The proglacial lakes are great natural phenomena that attract the attention of researchers. Proglacial lakes are formed by either a retreating melting glacier or by meltwater that is blocked by a glacier. Up in the Himalayas, there are quite a few proglacial lakes. They are being monitored together with the glaciers themselves.
A group of researchers held an expedition up to Thulagi, Lower Barun and Imja proglacial lakes to investigate how the glaciers’ calving can affect the state of the environment. And Reach receivers helped them on this scientific journey—by collecting GCPs on-site for future research.
Why Is Proglacial Lake Monitoring Important?
Glacier calving is the process of separation of significant pieces of the glacier. Calving strongly affects the mass of ice, reducing it, and glaciers that are connected to larger lakes shrink faster.
Monitoring of the proglacial lake and glaciers nearby is, first of all, a question of safety. The process of calving and increasing the mass of lakes is dangerous. It can lead to a glacial lake outburst flood (GLOF). GLOF occurs when the dam cannot withstand the onslaught. This happens for many reasons, including snow and ice avalanches into the water.
Global warming and climate change are among the reasons for the increasing hazard of GLOF. With the ice melting, the lakes’ volume increases, which presents challenges but also new opportunities such as hydropower generation.
Reach RS+ next to a proglacial lake in the Himalayas
The researchers decided to look closer at the potential effect the calving might have on the proglacial lakes. This study aimed to analyze the glaciers after numerous calving events in 2017 and forecast possible changes in the lake and glacier dynamics under calving conditions and thermal conditions of the lake. To do this, the team studied the Thulagi lake and compared the results with Lower Barun and Imja lakes.
The main issue with monitoring and studying the lakes is the inaccessibility of the sites. The lakes are situated quite high in the mountains and you can’t access every shore of them because of the ice around. That’s why the researchers decided to use a drone for data collection.
On-Site: The Research Background and Workflow
Glacial lakes Thulagi, Lower Barun, and Imja are located at altitudes of 4045, 4538, and 5005 m above sea level. The leading site of interest was a Nepal lake the Thulagi. The team planned to gather the data on-site and then compare it to the data from satellites.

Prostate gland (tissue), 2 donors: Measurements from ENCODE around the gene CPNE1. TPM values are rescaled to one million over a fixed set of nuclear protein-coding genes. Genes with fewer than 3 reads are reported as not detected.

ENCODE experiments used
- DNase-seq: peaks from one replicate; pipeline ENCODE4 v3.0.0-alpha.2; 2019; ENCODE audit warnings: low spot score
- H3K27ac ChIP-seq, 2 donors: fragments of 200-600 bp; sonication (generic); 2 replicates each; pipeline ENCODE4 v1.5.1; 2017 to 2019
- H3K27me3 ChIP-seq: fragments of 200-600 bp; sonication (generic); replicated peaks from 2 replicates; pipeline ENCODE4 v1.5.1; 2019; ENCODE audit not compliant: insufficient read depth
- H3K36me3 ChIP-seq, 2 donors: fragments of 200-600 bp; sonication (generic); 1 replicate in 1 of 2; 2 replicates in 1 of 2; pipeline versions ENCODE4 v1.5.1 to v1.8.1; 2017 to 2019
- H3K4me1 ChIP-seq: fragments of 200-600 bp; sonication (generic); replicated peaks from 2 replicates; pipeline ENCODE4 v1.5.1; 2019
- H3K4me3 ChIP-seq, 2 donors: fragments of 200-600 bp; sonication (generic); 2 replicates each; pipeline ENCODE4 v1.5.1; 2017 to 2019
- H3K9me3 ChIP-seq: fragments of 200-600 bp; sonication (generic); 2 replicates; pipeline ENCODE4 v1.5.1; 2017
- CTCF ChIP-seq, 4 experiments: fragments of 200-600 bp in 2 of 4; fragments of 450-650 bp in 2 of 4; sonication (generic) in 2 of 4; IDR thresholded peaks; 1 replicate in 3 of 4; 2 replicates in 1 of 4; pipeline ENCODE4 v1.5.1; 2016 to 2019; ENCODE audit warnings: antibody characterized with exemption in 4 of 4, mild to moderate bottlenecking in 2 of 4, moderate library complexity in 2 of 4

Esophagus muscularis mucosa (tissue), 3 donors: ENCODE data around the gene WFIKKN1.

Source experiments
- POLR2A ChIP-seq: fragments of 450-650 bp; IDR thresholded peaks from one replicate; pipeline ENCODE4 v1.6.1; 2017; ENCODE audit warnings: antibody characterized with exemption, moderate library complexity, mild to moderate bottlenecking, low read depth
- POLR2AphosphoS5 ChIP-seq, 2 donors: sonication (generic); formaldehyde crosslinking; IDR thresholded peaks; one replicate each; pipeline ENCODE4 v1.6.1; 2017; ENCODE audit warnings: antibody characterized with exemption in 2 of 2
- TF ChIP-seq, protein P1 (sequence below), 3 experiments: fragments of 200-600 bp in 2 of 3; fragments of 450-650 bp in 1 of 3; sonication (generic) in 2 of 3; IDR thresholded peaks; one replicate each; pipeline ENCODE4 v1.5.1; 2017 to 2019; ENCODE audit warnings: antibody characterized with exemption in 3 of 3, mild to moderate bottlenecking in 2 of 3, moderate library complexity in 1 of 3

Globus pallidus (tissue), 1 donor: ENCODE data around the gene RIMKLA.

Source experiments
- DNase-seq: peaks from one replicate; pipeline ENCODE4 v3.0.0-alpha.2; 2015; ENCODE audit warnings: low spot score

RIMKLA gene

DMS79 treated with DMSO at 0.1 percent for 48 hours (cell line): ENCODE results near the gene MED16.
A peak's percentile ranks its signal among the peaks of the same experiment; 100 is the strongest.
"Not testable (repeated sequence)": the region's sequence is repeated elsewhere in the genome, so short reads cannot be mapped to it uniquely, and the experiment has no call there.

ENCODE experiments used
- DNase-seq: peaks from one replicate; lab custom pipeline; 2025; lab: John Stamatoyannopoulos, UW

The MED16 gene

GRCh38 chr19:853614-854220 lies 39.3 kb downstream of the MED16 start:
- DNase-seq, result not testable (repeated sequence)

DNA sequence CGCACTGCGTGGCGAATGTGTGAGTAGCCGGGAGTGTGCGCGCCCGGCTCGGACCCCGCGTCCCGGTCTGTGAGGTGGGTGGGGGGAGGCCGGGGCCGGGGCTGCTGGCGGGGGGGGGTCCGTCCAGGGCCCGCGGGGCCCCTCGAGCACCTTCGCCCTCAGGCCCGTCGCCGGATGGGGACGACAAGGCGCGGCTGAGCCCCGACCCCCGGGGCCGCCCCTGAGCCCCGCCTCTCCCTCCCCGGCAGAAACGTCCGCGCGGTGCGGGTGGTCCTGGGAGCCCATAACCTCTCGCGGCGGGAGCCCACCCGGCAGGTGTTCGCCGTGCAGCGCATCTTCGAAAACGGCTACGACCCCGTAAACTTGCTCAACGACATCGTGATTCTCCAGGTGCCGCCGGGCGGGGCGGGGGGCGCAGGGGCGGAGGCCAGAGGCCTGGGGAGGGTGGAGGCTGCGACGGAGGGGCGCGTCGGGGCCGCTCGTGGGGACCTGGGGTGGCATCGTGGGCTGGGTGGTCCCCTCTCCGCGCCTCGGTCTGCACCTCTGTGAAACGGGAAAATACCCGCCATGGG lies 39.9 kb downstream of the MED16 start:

Three lake locations. You can see the GCPs set on the Thulagi shore. Figure from: https://www.frontiersin.org/articles/10.3389/feart.2019.00342/full#h1
The researchers used optical and thermal satellite data and field surveys to study the thermal regime and state of the glacier and calving at Thulagi lake. Water temperatures can help predict how a glacier might behave in the future and whether the water will have enough energy to melt the glacier and change the volume of the lake.
The whole study took place in October 2017. The workflow for on-site data gathering was the following:
The team placed Ground Control Points on the lake shores. They used the Reach RS+ receiver to record the coordinates of each GCP. The team needed highly accurate results, so they stayed on each point for 10 minutes. The second Reach RS+ receiver was used as a base.
Next, the DJI Phantom 4 Pro+ gathered the pictures of the lake. The team piloted the drone from the shore to get to the inaccessible part of the proglacial lake and the glacier.
Then, six temperature sensors were hung on ropes and put into the lake’s water. The sensors measured the water temperature every 10 minutes: near the surface of the lake and at depths of 1, 2, 5, 10, and 55 m.
The team also used Li-Cor sensors to measure the intensity of the light at depth of around 4 m.
With this data, they moved on to post-processing the results to get a complete picture of what state the Thulagi lake was at the moment.
Post-Processing the Data
Photos from the drone were processed in Agisoft Photoscan. The GCPs set before the survey were then used to georeference the model. The team used RTKLIB for processing the GNSS data.
To make sure the model they built was correct, the team compared their own data with the data from UNAVCO’s permanent base station at Lamjung, 38 km away. The final model had the root-mean-square error (RMSE) of 0.56 m. The icebergs on the lake surface were manually identified, and their approximate volume in the lake was calculated.
The calving processes on lake Thulagi. Learn more at https://www.frontiersin.org/articles/10.3389/feart.2019.00342/full#h1
The data from the site was compared with 35 PlanetScope satellite images collected from April 16, 2017, to November 28, 2017. Using data collected locally and data from the satellites, the researchers concluded that there were two processes of iceberg creation during the period of 2017. In both cases, icebergs were detached from the glacier.
Satellites for Lake Monitoring
The team of researchers has shown that monitoring the proglacial lakes and glaciers using the satellite pictures and reviewing them shortly after can be very useful. It helps one understand the lake and glacier interaction, predict glacier’s mass loss, and possible flood hazards.
To learn more about this fascinating study in detail, read the original article Mass Loss From Calving in Himalayan Proglacial Lakes. Also, visit their website about debris-covered glaciers.
Special thanks to the authors for conducting this research and sharing the article with us!